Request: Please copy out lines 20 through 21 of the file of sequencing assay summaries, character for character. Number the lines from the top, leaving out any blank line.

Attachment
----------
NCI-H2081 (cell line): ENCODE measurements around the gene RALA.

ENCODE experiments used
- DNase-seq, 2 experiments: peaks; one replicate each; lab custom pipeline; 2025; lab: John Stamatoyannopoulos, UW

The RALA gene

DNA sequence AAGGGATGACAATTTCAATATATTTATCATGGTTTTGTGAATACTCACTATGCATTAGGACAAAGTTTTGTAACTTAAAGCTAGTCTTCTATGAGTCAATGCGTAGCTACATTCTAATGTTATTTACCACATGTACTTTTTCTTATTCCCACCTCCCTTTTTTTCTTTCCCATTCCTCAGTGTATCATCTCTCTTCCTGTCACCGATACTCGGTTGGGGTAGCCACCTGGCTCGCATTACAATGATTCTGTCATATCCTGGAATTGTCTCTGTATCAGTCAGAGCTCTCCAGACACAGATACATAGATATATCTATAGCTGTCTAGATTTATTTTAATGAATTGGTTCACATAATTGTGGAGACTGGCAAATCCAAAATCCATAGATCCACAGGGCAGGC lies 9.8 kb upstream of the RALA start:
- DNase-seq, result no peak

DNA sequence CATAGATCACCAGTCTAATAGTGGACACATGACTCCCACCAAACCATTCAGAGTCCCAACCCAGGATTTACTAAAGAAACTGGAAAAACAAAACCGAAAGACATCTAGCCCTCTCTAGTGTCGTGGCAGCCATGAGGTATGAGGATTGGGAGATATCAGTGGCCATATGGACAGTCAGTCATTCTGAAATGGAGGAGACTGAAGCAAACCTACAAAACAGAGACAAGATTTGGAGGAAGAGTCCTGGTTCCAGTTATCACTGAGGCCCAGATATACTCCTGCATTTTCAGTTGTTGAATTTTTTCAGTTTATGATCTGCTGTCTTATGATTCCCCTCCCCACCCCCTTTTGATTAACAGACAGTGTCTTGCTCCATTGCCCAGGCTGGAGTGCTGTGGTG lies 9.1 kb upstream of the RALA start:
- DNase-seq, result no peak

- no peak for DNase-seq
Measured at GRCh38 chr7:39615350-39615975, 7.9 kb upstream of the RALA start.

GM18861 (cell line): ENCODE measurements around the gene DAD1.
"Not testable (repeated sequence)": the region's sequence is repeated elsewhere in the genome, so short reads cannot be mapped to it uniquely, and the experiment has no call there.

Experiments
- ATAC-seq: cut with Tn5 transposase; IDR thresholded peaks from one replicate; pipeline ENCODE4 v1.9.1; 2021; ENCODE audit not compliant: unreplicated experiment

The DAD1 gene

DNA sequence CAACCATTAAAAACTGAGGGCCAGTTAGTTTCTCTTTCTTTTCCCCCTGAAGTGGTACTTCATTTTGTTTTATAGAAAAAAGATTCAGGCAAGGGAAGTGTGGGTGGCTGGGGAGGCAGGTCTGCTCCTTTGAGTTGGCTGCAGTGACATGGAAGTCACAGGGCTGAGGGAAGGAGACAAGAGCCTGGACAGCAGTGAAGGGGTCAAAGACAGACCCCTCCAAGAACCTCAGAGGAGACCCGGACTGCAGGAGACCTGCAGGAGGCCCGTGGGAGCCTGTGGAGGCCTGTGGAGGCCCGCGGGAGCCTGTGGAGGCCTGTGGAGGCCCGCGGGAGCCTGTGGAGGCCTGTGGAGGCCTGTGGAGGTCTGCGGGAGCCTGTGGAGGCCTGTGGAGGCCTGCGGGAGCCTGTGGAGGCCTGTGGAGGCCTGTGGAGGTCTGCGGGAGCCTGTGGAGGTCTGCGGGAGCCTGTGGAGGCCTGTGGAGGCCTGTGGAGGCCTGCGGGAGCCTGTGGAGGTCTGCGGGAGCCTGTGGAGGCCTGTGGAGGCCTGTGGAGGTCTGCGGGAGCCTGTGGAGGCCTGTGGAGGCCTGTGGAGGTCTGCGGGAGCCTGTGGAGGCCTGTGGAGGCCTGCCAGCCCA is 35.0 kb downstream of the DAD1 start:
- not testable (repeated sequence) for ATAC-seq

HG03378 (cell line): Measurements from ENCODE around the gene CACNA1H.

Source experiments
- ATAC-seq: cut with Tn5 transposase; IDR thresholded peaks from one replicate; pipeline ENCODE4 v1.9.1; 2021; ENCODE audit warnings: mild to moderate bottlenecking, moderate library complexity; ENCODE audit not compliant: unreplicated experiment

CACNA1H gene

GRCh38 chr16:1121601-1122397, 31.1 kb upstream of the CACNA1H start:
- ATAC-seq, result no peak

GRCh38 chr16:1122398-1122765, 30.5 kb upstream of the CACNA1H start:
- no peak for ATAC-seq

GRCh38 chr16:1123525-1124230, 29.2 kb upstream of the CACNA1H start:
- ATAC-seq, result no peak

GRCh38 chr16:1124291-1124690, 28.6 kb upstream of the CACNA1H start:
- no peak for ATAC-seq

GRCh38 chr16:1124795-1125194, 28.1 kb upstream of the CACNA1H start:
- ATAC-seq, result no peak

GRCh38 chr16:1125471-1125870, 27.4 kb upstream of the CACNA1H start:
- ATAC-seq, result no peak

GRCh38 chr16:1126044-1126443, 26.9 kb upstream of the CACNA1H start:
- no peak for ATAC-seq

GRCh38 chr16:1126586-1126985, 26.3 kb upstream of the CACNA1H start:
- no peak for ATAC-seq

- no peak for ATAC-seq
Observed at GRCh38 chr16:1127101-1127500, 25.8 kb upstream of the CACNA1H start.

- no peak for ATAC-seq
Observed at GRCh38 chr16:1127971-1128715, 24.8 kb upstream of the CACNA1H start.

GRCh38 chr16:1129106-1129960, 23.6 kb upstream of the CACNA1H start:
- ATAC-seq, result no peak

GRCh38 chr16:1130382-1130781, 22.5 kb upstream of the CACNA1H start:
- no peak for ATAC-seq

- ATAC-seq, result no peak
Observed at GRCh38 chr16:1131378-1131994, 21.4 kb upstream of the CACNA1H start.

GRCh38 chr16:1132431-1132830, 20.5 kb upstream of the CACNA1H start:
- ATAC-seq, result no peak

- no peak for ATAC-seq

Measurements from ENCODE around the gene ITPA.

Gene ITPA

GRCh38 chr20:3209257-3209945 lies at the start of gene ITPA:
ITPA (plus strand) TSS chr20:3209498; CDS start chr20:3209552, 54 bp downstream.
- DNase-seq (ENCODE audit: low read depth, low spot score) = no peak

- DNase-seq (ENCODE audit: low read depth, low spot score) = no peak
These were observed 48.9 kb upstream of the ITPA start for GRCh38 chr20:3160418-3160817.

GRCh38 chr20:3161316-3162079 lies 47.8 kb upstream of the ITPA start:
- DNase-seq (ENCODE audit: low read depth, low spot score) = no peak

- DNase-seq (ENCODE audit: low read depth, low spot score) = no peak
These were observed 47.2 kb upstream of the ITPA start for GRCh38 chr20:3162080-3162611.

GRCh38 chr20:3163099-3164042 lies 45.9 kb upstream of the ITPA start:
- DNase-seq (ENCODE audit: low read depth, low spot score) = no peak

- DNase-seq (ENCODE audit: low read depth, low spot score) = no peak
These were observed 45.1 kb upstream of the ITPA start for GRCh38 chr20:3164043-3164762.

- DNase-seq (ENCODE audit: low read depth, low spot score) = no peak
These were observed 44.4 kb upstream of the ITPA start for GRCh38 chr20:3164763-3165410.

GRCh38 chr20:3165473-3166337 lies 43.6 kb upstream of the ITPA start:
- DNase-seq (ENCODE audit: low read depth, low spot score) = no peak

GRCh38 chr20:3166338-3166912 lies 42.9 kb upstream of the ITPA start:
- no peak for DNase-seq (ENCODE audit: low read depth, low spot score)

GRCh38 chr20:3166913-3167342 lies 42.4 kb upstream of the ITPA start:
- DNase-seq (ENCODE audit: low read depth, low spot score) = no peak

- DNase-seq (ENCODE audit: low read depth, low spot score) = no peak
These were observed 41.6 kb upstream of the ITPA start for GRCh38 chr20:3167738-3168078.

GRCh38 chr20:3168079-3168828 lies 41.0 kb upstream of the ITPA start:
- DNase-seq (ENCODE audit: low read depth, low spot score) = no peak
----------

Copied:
- ATAC-seq: cut with Tn5 transposase; IDR thresholded peaks from one replicate; pipeline ENCODE4 v1.9.1; 2021; ENCODE audit warnings: mild to moderate bottlenecking, moderate library complexity; ENCODE audit not compliant: unreplicated experiment

CACNA1H gene